Transcript of "Lecture 5 collision free protocols"
Collision Free Protocol
Computer Engineering Department
• Pure ALOHA, slotted ALOHA, CSMA and
CSMA/CD are contention based protocols
– try. If collide, retry.
– No guarantee of performance.
– What happens if the network load is high?
• Collision free protocols:
– pay constant overhead to achieve performance
– Good when network load is high
Reservation Polling Against Corruption
Collision Free World
• Provides in order access to shared medium so
that every station has chance to transfer (fair
• Eliminates collision completely
• Three methods for controlled access:
– Token Passing
Reservation – Bit Map
• Stations take turns transmitting a single
frame at a full rate ( R ) bps
• Each cycle begins with a reservation interval
that consists of (N) mini-slots. One mini-slot
for each of the N stations
Bit Map - Reservation Based
• When a station needs to send a data frame, it
makes a reservation in its own mini-slot.
• By listening to the reservation interval, every
station knows which stations will transfer
frames, and in which order.
• The stations that made reservations can send
their data frames after the reservation frame.
• Stations take turns accessing the medium
• One device is assigned as primary station and the
others as secondary stations
• All data exchanges are done through the primary
• When the primary has a frame to send it sends a
select frame that includes the address of the
• When the primary is ready to receive data it send a
Poll frame for each device to ask if it has data to send
or not. If yes, data will be transmitted otherwise NAK
• Polling can be done in order (Round-Robin) or based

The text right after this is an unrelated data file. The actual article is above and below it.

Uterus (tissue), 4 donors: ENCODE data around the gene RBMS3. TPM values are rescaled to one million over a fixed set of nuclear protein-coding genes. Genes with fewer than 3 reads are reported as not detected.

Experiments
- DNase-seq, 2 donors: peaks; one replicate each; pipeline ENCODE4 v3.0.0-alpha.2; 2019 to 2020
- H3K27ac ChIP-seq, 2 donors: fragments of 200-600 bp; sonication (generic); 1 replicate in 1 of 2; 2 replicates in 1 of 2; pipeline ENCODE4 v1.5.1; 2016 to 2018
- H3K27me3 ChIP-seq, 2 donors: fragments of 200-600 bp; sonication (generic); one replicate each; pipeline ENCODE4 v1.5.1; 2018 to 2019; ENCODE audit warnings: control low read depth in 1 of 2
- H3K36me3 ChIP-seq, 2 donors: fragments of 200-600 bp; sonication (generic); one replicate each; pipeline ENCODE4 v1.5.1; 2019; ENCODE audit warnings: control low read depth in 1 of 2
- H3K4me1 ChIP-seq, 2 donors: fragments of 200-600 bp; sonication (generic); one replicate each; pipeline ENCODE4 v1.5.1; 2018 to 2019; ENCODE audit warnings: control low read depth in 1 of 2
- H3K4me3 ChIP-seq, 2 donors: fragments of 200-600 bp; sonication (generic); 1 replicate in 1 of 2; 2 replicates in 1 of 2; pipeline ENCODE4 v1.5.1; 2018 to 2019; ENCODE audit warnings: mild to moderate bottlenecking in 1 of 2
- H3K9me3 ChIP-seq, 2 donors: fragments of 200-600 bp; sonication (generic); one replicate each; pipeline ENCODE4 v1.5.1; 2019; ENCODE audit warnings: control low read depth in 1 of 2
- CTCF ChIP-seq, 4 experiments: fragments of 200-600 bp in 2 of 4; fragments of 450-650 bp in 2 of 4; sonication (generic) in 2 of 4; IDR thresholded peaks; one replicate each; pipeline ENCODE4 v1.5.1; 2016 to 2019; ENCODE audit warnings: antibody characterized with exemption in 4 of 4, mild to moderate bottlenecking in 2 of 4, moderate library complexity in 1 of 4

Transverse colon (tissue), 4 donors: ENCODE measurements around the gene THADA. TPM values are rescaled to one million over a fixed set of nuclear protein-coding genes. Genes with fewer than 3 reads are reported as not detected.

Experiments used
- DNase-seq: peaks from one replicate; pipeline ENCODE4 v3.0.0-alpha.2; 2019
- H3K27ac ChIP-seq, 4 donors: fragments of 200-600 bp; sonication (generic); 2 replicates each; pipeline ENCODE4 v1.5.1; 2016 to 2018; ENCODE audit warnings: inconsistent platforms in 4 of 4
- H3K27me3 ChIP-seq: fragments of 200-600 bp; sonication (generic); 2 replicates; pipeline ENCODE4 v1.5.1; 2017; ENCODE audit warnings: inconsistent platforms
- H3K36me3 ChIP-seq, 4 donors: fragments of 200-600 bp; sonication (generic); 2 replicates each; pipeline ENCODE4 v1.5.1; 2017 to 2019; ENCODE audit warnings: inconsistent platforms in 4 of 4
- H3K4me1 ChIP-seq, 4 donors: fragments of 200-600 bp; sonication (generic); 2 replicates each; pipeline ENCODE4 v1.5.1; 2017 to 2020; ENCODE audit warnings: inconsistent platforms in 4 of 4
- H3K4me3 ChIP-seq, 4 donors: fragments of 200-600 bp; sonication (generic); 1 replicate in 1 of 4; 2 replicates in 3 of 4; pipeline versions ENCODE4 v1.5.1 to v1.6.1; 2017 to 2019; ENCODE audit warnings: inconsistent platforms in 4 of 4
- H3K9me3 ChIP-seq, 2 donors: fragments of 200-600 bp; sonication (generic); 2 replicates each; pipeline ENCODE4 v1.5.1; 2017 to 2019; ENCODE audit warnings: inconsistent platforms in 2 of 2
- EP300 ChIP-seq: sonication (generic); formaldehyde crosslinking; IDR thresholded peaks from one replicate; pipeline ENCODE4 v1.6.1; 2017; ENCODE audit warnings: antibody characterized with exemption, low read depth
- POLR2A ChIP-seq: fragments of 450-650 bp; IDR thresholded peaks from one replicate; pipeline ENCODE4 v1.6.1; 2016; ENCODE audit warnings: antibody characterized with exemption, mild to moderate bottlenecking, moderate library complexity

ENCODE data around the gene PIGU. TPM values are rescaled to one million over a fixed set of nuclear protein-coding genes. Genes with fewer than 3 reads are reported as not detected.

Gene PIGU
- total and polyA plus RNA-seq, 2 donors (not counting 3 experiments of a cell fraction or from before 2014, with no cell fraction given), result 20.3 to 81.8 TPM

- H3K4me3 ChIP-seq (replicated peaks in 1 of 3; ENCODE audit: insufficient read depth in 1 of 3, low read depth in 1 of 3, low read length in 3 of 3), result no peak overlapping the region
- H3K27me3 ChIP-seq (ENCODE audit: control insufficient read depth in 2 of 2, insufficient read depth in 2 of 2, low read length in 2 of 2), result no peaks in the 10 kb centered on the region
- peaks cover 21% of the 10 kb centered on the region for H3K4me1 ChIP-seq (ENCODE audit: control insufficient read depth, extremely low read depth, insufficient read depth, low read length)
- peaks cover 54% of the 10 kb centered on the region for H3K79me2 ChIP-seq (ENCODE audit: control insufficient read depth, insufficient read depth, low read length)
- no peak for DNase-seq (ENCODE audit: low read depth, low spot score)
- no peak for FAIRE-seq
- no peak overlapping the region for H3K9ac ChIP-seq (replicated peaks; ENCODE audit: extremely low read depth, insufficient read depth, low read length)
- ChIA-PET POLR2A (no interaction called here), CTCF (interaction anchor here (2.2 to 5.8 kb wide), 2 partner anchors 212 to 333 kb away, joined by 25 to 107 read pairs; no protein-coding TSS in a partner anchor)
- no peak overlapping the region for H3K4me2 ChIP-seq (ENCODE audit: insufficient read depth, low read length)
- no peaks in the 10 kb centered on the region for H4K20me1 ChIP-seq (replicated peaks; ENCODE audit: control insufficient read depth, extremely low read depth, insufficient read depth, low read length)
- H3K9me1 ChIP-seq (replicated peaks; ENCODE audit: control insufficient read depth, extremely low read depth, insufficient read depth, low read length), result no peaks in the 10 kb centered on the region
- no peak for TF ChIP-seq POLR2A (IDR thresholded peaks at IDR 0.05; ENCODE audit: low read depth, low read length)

on predetermined order
Limited Contention Protocols
• Collision based protocols (ALOHA,CSMA/CD)
are good when the network load is low.
• Collision free protocols (bit map, binary
Countdown) are good when load is high.
• How about combining their advantages --
limited contention protocols.
– Behave like the ALOHA scheme under light load
– Behave like the bitmap scheme under heavy load.
Adaptive Tree Walk Protocol
• Trick: partition the group of station and limit the
contention for each slot.
• Under light load, every one can try for each slot
• Under heavy load, only a small group can try for
• how do we do it
– treat stations as the leaf of a binary tree.
– first slot (after successful transmission), all stations
(under the root node) can try to get the slot.
– if no conflict, fine.
– if conflict, only nodes under a subtree get to try for
the next one. (depth first search)
3 4 5 6
A B C* D E* F* G H*
Slot 0: C*, E*, F*, H* (all nodes under node 0 can try), conflict
slot 1: C* (all nodes under node 1 can try), C sends
slot 2: E*, F*, H*(all nodes under node 2 can try), conflict
slot 3: E*, F* (all nodes under node 5 can try), conflict
slot 4: E* (all nodes under E can try), E sends
slot 5: F* (all nodes under F can try), F sends
slot 6: H* (all nodes under node 6 can try), H sends.
Review - 1
• Sixteen stations, numbered 1 through 16, are
contending for the use of a shared channel
• By using the adaptive tree walk protocol. If all
the stations whose addresses are prime
numbers suddenly become ready at once,
• how many bit slots are needed to resolve the
• Stations 2, 3, 5, 7, 11, and 13 want to send. Eleven slots
are needed, with the
– contents of each slot being as follows:
– slot 1: 2, 3, 5, 7, 11, 13
– slot 2: 2, 3, 5, 7
– slot 3: 2, 3
– slot 4: 2
– slot 5: 3
– slot 6: 5, 7
– slot 7: 5
– slot 8: 7
– slot 9: 11, 13
– slot 10: 11
– slot 11: 13
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